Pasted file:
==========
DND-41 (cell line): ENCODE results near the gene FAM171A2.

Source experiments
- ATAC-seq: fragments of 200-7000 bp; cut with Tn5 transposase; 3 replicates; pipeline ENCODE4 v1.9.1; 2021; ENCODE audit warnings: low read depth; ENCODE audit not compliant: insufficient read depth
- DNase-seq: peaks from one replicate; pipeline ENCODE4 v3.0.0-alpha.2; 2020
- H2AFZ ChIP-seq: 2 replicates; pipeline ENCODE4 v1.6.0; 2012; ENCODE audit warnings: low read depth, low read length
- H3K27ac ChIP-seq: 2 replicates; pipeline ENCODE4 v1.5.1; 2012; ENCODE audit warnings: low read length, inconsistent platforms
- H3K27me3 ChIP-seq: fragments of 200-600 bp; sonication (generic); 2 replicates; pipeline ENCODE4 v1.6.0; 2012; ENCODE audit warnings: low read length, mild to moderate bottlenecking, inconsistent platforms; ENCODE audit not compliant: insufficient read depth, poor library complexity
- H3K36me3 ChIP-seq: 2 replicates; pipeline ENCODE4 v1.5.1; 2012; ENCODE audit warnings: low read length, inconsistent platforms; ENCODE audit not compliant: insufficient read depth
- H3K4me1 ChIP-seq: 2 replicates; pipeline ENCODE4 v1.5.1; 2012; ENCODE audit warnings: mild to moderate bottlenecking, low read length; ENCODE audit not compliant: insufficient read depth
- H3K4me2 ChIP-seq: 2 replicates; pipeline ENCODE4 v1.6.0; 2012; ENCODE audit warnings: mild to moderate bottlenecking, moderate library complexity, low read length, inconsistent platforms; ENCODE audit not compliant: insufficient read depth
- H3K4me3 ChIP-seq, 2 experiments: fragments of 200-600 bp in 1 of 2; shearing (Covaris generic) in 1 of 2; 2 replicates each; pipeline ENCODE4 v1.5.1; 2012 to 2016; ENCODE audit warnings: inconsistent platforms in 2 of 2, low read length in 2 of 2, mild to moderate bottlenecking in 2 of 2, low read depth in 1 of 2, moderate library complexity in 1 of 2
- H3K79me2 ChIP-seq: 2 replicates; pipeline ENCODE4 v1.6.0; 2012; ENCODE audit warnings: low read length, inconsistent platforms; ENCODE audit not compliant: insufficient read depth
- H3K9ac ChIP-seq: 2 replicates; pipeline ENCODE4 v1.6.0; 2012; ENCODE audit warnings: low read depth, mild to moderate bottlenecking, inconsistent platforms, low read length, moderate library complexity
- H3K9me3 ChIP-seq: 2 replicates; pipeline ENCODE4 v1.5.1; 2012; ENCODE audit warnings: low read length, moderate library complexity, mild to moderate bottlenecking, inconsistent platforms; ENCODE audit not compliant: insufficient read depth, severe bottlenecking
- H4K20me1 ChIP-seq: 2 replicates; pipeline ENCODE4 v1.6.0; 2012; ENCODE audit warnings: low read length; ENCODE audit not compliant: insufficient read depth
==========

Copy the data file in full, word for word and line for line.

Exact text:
DND-41 (cell line): ENCODE results near the gene FAM171A2.

Source experiments
- ATAC-seq: fragments of 200-7000 bp; cut with Tn5 transposase; 3 replicates; pipeline ENCODE4 v1.9.1; 2021; ENCODE audit warnings: low read depth; ENCODE audit not compliant: insufficient read depth
- DNase-seq: peaks from one replicate; pipeline ENCODE4 v3.0.0-alpha.2; 2020
- H2AFZ ChIP-seq: 2 replicates; pipeline ENCODE4 v1.6.0; 2012; ENCODE audit warnings: low read depth, low read length
- H3K27ac ChIP-seq: 2 replicates; pipeline ENCODE4 v1.5.1; 2012; ENCODE audit warnings: low read length, inconsistent platforms
- H3K27me3 ChIP-seq: fragments of 200-600 bp; sonication (generic); 2 replicates; pipeline ENCODE4 v1.6.0; 2012; ENCODE audit warnings: low read length, mild to moderate bottlenecking, inconsistent platforms; ENCODE audit not compliant: insufficient read depth, poor library complexity
- H3K36me3 ChIP-seq: 2 replicates; pipeline ENCODE4 v1.5.1; 2012; ENCODE audit warnings: low read length, inconsistent platforms; ENCODE audit not compliant: insufficient read depth
- H3K4me1 ChIP-seq: 2 replicates; pipeline ENCODE4 v1.5.1; 2012; ENCODE audit warnings: mild to moderate bottlenecking, low read length; ENCODE audit not compliant: insufficient read depth
- H3K4me2 ChIP-seq: 2 replicates; pipeline ENCODE4 v1.6.0; 2012; ENCODE audit warnings: mild to moderate bottlenecking, moderate library complexity, low read length, inconsistent platforms; ENCODE audit not compliant: insufficient read depth
- H3K4me3 ChIP-seq, 2 experiments: fragments of 200-600 bp in 1 of 2; shearing (Covaris generic) in 1 of 2; 2 replicates each; pipeline ENCODE4 v1.5.1; 2012 to 2016; ENCODE audit warnings: inconsistent platforms in 2 of 2, low read length in 2 of 2, mild to moderate bottlenecking in 2 of 2, low read depth in 1 of 2, moderate library complexity in 1 of 2
- H3K79me2 ChIP-seq: 2 replicates; pipeline ENCODE4 v1.6.0; 2012; ENCODE audit warnings: low read length, inconsistent platforms; ENCODE audit not compliant: insufficient read depth
- H3K9ac ChIP-seq: 2 replicates; pipeline ENCODE4 v1.6.0; 2012; ENCODE audit warnings: low read depth, mild to moderate bottlenecking, inconsistent platforms, low read length, moderate library complexity
- H3K9me3 ChIP-seq: 2 replicates; pipeline ENCODE4 v1.5.1; 2012; ENCODE audit warnings: low read length, moderate library complexity, mild to moderate bottlenecking, inconsistent platforms; ENCODE audit not compliant: insufficient read depth, severe bottlenecking
- H4K20me1 ChIP-seq: 2 replicates; pipeline ENCODE4 v1.6.0; 2012; ENCODE audit warnings: low read length; ENCODE audit not compliant: insufficient read depth